Juneau charter school parents also will make the case that the district has misinterpreted the state education-funding law and shortchanged the school.

The state's funding method is complicated. The state doesn't fund schools individually, but it does calculate a district's total funding by considering the size of each school.

The state gives districts more money per student in small schools than in large schools, to account for differences in the economies of scale.

But charter schools with fewer than 150 students aren't counted as separate schools in determining funding. Instead, those small charter schools are lumped in with the largest school in their district. That results in less state money per charter school student than a district usually would receive for its small schools.

In Juneau, the charter school, which has 57 students, is added to Juneau-Douglas High School and the alternative high school, which combined have 1,700 students, in accounting for its economies of scale.

The Legislature didn't want to fund a lot of small charter schools, said Eddy Jeans, school finance and facilities manager for the state Department of Education.

"Part of the reason it was done was the Legislature didn't want a whole bunch of small charter schools popping up around the state and sucking up a bunch of money through the formula," Jeans said.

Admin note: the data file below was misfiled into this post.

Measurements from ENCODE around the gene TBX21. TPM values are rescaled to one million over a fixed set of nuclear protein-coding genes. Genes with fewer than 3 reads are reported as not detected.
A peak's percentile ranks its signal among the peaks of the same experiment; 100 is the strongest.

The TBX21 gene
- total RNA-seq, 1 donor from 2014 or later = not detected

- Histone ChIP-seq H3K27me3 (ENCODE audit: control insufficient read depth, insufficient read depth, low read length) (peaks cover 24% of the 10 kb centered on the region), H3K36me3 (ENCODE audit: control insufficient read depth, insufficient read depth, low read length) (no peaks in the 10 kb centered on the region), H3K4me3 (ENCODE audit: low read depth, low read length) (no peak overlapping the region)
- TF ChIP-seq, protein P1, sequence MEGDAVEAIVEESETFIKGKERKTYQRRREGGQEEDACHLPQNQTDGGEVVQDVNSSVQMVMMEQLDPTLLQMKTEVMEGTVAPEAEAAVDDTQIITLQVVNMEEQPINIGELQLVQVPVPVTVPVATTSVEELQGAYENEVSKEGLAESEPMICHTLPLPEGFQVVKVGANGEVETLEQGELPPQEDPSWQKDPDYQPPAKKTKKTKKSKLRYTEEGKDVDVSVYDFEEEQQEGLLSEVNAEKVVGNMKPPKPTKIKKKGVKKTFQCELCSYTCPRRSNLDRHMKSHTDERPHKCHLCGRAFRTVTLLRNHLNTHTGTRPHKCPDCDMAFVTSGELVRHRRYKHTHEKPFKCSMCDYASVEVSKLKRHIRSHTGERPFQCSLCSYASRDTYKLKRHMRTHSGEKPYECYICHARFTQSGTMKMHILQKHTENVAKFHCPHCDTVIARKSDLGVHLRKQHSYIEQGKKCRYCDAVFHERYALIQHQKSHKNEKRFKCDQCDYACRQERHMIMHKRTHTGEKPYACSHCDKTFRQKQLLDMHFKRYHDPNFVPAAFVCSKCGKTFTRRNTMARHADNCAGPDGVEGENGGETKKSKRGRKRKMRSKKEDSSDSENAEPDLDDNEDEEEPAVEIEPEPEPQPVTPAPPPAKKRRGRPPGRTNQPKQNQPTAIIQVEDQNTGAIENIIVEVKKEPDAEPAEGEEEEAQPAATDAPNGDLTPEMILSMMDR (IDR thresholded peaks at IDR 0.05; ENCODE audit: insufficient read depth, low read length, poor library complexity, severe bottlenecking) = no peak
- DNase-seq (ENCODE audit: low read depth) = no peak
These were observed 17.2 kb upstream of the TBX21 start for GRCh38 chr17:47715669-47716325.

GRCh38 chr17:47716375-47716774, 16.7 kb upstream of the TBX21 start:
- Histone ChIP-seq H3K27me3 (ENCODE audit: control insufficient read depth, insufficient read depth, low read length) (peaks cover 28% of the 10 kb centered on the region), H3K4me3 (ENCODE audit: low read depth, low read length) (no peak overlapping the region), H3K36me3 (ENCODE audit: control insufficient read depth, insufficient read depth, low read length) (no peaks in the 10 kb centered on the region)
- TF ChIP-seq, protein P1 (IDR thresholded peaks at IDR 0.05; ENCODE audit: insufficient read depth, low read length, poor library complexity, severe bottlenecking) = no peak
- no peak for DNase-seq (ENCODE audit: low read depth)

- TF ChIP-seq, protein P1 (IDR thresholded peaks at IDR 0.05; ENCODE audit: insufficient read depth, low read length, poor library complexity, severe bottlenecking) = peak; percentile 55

Most of the state's 19 charter schools have about 200 students, comparable in size to small regular elementary schools.

Mueller, of the parent committee, said the small charter school "is caught in the middle because we don't have control of a lot of our expenses," such as salaries. The unions and district negotiate contracts.

For the Juneau charter school, the law means that each of its students is counted as .84 of a student in one piece of the formula. For example, 57 actual students were counted as about 48 students when considering economies of scale. In contrast, 266 real students at Gastineau Elementary were counted as 342 students.

For a technical reason, charter school parents believe the district should count its students at a .93 rate, but Jeans said the district is interpreting the formula correctly.

Charter school parents also believe the school should share in some of the roughly $7 million annually allocated by the Juneau Assembly that is beyond the state's required minimum local contribution to schools.

The state's required minimum funding for the charter school is based on state funding plus the minimum local contribution. But the school's parents are taxpayers and should share in the extra local funds, Mueller pointed out.

The Juneau charter school spends about $5,300 per child, including money it has raised from the community, compared to the Juneau School District's average of $7,471, Mueller said.

The charter school trims costs by using parents to help clean the school, work as aides in the classroom and drive kids to school, he added.

Superintendent Cowan agreed the state formula isn't equitable for the Juneau charter school and said all of the proposed budget cuts are open for discussion.

• Eric Fry can be reached at efry@juneauempire.com.